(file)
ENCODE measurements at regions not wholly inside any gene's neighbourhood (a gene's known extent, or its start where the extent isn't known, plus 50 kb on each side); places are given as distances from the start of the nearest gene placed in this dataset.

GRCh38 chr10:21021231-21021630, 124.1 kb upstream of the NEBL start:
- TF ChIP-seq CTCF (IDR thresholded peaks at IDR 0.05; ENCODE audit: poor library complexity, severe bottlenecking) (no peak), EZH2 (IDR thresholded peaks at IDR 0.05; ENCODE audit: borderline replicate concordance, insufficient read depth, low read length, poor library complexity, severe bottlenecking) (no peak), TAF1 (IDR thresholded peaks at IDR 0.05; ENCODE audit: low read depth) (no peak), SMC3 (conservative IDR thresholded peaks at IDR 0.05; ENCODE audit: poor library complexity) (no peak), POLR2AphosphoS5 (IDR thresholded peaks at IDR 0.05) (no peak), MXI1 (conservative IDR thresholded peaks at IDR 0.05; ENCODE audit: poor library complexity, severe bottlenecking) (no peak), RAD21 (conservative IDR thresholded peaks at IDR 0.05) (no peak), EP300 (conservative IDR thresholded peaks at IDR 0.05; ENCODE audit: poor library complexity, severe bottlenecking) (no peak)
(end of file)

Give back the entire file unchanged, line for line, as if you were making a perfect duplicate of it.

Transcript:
ENCODE measurements at regions not wholly inside any gene's neighbourhood (a gene's known extent, or its start where the extent isn't known, plus 50 kb on each side); places are given as distances from the start of the nearest gene placed in this dataset.

GRCh38 chr10:21021231-21021630, 124.1 kb upstream of the NEBL start:
- TF ChIP-seq CTCF (IDR thresholded peaks at IDR 0.05; ENCODE audit: poor library complexity, severe bottlenecking) (no peak), EZH2 (IDR thresholded peaks at IDR 0.05; ENCODE audit: borderline replicate concordance, insufficient read depth, low read length, poor library complexity, severe bottlenecking) (no peak), TAF1 (IDR thresholded peaks at IDR 0.05; ENCODE audit: low read depth) (no peak), SMC3 (conservative IDR thresholded peaks at IDR 0.05; ENCODE audit: poor library complexity) (no peak), POLR2AphosphoS5 (IDR thresholded peaks at IDR 0.05) (no peak), MXI1 (conservative IDR thresholded peaks at IDR 0.05; ENCODE audit: poor library complexity, severe bottlenecking) (no peak), RAD21 (conservative IDR thresholded peaks at IDR 0.05) (no peak), EP300 (conservative IDR thresholded peaks at IDR 0.05; ENCODE audit: poor library complexity, severe bottlenecking) (no peak)